Anze Kopitar has one goal in twelve games. Dustin Brown has five measly points. Jarret Stoll’s decline is palpable. The clock is ticking on the Matt Frattin second line experiment.
But wait, there’s more. As a team, the Kings are just 19th overall in goals scored (2.58 per game), 18th on the power play (17.8%) and 14th on the penalty kill (82.4%). They win plenty of faceoffs (55%) and shoot the puck with aplomb (32.6 per game), but when the day is done, they just feel mediocre somehow, at least when it comes to the offensive attack. With five former 30-goal scorers currently on the roster, four of whom have yet to see 30 candles on the birthday cake, that just shouldn’t be the case.
And yet, thanks to a solid defense and an unblemished record after the sixty minute mark (4-0), the Kings have a very respectable 8-4 record, sixth best in the conference. With a sputtering offense that arguably has only half its primary scorers playing up to par, can they keep it up?
The Kings’ left wing dilemma
As I discussed in this piece about Matt Frattin, the left wing position has been L.A.’s Achilles’ heel for the better part of three years now. The list of underwhelming top-sixers that have donned the crown (tiny as it may be in the current ‘home plate’ logo) spans some very familiar names, including Alexei Ponikarovsky, Marco Sturm and Simon Gagne, amongst others. Even Kings’ captain Dustin Brown is a converted right-winger, whose solid overall statistics over the years mask his well-chronicled streakiness. Sure, Dwight King managed a hat trick a few nights ago against the Coyotes, but if you think he’s the answer, you obviously don’t understand the question.
The lack of a consistent scoring threat from the second-line left wing position just isn’t helping offensive consistency. That said, nobody would disagree that although they have managed to overcome the problem in recent seasons, the search should continue in earnest. Enter Tanner Pearson.
Tanner Pearson’s biography
Drafted in the 1st round (#30 overall) of the 2012 NHL entry draft, Pearson has all the physical tools, including height (6’0″), weight (203 pounds), and speed. Per this Elite Prospects report, he also has a good shot and perhaps even more importantly considering Darryl Sutter’s offense, is not afraid to go to the net. The Kings have had their share of successful garbage-goal scorers over the years, the most noteworthy being Luc Robitaille. With Dustin Brown experiencing a serious power outage, a major driver of the team’s attack is currently in neutral. It is possible that Tanner Pearson, considered by some to be a poor man’s Dustin Brown, could fit the bill.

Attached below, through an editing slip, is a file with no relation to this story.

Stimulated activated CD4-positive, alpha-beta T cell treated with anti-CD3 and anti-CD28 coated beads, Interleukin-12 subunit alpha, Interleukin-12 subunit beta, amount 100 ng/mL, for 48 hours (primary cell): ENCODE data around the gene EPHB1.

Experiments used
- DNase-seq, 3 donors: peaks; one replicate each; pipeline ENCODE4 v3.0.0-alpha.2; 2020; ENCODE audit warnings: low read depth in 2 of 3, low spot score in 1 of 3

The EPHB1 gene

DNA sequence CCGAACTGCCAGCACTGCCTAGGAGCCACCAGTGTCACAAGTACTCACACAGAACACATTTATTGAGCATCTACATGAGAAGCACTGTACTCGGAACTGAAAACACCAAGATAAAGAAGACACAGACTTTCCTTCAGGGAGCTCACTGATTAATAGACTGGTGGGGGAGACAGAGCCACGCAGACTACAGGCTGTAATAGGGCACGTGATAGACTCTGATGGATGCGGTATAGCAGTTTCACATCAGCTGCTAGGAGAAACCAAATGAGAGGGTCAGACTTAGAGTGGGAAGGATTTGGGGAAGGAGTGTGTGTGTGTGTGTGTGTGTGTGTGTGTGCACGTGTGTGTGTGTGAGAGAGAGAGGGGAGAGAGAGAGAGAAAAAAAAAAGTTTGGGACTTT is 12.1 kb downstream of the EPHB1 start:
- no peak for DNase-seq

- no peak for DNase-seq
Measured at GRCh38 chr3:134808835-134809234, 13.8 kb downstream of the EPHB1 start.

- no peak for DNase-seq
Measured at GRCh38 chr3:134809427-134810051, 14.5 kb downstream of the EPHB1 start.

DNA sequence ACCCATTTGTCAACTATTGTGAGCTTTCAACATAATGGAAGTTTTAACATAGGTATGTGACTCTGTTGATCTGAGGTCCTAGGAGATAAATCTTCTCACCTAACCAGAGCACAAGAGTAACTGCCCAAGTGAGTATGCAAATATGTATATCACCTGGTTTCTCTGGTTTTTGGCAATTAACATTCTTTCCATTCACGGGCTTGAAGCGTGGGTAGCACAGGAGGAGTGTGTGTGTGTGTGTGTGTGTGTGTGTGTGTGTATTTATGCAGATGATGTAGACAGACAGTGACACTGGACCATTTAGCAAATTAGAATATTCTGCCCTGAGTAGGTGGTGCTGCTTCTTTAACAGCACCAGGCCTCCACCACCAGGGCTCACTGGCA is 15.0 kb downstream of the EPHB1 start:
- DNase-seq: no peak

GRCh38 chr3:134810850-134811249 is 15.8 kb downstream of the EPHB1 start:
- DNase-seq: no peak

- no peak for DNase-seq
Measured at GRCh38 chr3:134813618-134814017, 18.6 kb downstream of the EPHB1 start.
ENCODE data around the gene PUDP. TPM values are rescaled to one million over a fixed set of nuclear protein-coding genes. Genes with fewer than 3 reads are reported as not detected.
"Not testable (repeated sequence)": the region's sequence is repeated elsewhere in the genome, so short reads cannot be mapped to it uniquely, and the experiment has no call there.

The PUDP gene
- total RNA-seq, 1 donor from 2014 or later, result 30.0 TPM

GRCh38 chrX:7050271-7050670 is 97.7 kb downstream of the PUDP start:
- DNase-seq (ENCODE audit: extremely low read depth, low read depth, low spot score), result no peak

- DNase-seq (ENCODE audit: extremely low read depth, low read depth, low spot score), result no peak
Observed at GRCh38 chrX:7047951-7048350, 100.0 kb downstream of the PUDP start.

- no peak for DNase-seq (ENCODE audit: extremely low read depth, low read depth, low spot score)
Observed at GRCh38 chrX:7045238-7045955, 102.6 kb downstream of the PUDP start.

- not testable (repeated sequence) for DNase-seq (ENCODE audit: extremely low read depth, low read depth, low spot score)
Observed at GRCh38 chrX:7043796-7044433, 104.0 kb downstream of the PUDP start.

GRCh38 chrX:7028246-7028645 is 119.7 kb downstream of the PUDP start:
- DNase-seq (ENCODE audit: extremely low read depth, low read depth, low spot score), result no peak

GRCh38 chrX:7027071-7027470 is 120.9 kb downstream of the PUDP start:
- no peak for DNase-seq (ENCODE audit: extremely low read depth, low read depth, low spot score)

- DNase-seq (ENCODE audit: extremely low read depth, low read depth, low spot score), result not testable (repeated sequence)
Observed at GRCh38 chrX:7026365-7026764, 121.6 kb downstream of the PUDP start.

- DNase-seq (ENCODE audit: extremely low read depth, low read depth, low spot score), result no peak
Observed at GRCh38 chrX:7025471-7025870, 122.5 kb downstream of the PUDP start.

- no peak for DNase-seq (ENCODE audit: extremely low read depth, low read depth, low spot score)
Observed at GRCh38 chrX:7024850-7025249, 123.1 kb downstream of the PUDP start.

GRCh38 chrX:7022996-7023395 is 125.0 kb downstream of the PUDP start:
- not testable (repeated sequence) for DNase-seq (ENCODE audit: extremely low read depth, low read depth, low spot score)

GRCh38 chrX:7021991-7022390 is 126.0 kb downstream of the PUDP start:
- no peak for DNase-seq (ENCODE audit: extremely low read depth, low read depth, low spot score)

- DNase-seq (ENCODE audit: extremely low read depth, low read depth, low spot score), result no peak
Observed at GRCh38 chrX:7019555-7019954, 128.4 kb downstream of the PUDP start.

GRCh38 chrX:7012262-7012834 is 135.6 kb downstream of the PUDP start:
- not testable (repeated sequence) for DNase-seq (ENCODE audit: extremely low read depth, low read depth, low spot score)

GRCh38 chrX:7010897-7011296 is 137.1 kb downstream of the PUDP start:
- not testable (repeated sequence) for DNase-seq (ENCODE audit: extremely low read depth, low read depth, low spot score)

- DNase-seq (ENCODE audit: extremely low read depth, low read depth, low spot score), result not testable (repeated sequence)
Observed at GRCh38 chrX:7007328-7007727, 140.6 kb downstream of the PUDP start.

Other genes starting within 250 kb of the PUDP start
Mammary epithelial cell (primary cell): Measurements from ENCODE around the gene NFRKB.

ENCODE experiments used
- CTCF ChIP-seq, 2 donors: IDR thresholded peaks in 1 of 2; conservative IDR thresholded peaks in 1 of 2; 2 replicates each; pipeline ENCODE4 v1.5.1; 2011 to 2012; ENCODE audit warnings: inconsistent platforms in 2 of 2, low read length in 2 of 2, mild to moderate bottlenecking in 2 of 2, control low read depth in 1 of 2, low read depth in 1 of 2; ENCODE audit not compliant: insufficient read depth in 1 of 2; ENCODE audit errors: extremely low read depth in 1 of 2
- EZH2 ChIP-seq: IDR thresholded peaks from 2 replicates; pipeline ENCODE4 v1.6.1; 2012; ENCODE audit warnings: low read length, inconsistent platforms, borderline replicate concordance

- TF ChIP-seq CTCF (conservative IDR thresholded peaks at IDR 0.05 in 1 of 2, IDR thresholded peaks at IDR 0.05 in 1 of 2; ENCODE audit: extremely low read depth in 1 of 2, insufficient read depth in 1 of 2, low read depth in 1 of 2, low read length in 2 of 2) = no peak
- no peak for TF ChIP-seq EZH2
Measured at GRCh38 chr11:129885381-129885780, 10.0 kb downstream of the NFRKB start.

Pearson’s improvement arc has been impressive. In 2010-11, he finished fifth in total points for the OHL’s Barrie Colts, notching 15 goals and 27 assists in 66 games. Furthermore, although +/- is widely considered an overrated measurement of two-way ability, at -12, his was one of the best on the team. In 2011-12, his production virtually exploded: he recorded 37 goals and 54 assists, and enjoyed a team-leading +21 in the plus/minus department. Upon reaching the AHL Manchester Monarchs for the 2012-13 campaign, Pearson accomplished something many rookies struggle with: consistency. He finished fourth on the team in goals with 19, and his 47 points was fourth as well. Not surprisingly given his history, at +17, his plus/minus was near the top of the roster as well.
He used his sniper’s touch and quick release to score some very cool goals, especially for a rookie. Check out this snap shot marker versus the Birmingham Senators last April:
With five goals in ten games so far this early AHL season, Pearson hasn’t seemed to miss a beat. At just 21 years old, he could no doubt benefit from additional seasoning in Manchester. And yet, both Kopitar and Brown had made meaningful contributions to the Kings by that age, and that problematic left wing slot is practically crying out for a solution. Could Pearson be the answer?
Pearson’s fit on the Kings
I’ve made no secret of my belief that Dustin Brown (net presence), Anze Kopitar (playmaking center) and Justin Williams (sniper) should remain the team’s top line, and that Darryl Sutter should therefore resist his mad scientist impulses to tinker with it. It’s the second line that could use a more permanent solution on the left side, someone more skilled than Dwight King and more consistent than Matt Frattin. Add Tanner Pearson (net presence) to Mike Richards (playmaking center) and Jeff Carter (sniper) and the ingredients for two balanced scoring lines are there.
Yes, he’s a rookie. Obviously, he may not be ready for prime time. But the Kings are built to win now, and with the vacancy they are experiencing at that slot, it’s holding the team back from reaching it’s potential. Speaking of which, Pearson has loads of it, and with his early success in the minors, seemingly little more to prove there.
It’s time to call Tanner Pearson up and give him a shot at what the other relics, retreads and miscellany have yet to accomplish: being a consistent scoring threat from the second line left wing. Somewhere, Alexei Ponikarovsky just felt insulted.